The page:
Last year, the Cuban government finally made it legal for its citizens to freely buy new vehicles for the first time since Fidel Castro sent Fulgencio Batista packing in 1959. The people rejoiced right up until they saw the prices on the showroom floor this January, family sedans marked up 400 percent or above as if they were Ferraris and Bugattis.
For the first time in more than a decade, new car sales in India have failed to post a year-over-year increase. Instead, a sharp drop in sales spells bad news for carmakers with heavy investments in that important developing market.
Brazil’s government has announced that it will gradually end the rollback on taxes on manufactured goods including cars.
On Tuesday, the Brazilian government said that tax breaks on cars will be slowly rolled back next year, according to a report by Reuters. The government has to make up for billions in lost revenue that has harmed Brazil’s finances this year and had previously announced that it was going to revive the industrial products tax, known as IPI, charged on cars and other manufactured goods. Though many analysts expected an immediate return to the former 7% tax on new cars, the government decided to phase the taxes in gradually, starting with an increase in January from 2% to 3%. (Read More…)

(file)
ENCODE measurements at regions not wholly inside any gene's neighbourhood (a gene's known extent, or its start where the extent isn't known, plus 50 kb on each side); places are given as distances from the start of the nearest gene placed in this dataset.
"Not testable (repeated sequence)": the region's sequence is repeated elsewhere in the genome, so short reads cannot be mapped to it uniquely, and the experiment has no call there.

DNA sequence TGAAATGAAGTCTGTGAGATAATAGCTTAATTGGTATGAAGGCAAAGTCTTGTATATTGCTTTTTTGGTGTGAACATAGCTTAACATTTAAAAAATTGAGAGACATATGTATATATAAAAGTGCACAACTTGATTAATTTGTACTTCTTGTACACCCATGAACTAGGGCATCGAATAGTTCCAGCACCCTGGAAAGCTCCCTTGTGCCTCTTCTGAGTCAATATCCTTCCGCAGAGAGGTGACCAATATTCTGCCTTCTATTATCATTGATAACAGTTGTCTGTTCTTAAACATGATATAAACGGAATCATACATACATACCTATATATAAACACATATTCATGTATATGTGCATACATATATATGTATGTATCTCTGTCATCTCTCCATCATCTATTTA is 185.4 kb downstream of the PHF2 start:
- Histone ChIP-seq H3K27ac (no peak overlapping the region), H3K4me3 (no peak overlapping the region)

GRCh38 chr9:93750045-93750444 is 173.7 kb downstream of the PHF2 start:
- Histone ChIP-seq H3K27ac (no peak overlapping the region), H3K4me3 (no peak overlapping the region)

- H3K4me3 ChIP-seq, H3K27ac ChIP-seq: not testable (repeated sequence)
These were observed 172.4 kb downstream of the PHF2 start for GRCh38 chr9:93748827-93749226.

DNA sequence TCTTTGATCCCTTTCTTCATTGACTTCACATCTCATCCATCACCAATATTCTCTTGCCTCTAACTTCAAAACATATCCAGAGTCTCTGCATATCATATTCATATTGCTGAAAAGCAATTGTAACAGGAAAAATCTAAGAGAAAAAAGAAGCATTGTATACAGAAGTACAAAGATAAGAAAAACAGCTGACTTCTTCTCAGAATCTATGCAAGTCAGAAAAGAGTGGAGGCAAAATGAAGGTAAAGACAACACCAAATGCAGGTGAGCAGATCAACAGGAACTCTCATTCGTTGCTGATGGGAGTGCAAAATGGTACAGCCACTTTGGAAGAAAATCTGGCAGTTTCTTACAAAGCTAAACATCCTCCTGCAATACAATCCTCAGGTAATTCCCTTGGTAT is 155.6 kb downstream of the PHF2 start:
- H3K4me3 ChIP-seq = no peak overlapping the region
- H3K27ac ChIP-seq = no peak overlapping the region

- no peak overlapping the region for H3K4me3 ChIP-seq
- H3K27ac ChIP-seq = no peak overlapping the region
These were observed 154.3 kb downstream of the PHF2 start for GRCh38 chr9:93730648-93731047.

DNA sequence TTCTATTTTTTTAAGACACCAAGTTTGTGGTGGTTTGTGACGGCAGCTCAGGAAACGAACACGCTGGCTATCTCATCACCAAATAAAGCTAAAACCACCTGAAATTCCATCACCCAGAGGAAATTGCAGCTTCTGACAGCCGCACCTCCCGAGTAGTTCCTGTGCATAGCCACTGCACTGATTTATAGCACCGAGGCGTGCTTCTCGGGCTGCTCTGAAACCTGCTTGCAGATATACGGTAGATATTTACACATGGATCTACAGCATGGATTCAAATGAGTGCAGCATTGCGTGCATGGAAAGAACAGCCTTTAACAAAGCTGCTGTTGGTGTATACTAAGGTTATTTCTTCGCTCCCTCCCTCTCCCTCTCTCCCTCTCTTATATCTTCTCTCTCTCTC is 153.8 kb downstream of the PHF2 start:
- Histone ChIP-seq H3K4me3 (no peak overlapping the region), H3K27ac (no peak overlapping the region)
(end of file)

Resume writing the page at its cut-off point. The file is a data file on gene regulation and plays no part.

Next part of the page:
Bad European car sales are about to get worse. French September car registrations dropped 18 percent year-on-year, while Spain’s plunged 37 percent, Reuters reports. (Read More…)
Europe’s new car market continues on its downward spiral with sales down 2.8 percent in June. Half year sales are down 6.8 percent across the EU, data released today by the European Automobiles Manufacturers’ Association ACEA show today. Some countries and automakers do much better, some much worse. (Read More…)
Yesterday, we brought you the bad news about European auto sales in April. You are a gearhead, you don’t care about market share and percentiles, you care about cars! Here is how cars fared in Europe in April. Are you safely buckled-up? (Read More…)
Stories of Greek defaults and Italian austerity programs make you think that Europe as a whole is just about to implode. Not true at all. The export-oriented German economy profits from the still relatively low Euro. The good mood in Germany is reflected in the number of new cars that were registered in March. Germany’s Kraftfahrtbundesamt reports a 3.4 percent rise in March, compared to the same month of 2011. (Read More…)
New car sales in Japan rose 72 percent in March to 751,888 vehicles. Sales of registered vehicles climbed 78.2 percent to 497,959, says the Japan Automobile Dealers Association JADA. Sales of separately reported mini vehicles rose 60.5 percent to 253,929, as indicated by data of the Japan Mini Vehicles Association. (Read More…)
It looks like the German new car market decided: “Last year was nice. Let’s do it again.” For a few months, the German market had retraced the prior year. In February, the prior year number has been hit with 0.0 percent precision. (Read More…)
The year starts on a high note, at least when you are Chrysler. Chrysler reports a jaw-dropping 44-percent gain in domestic auto sales. Also up: Volkswagen, up 48 percent to 27,209 vehicles. Nissan sales in the U.S. are up 10.4 percent to 79,313. (Read More…)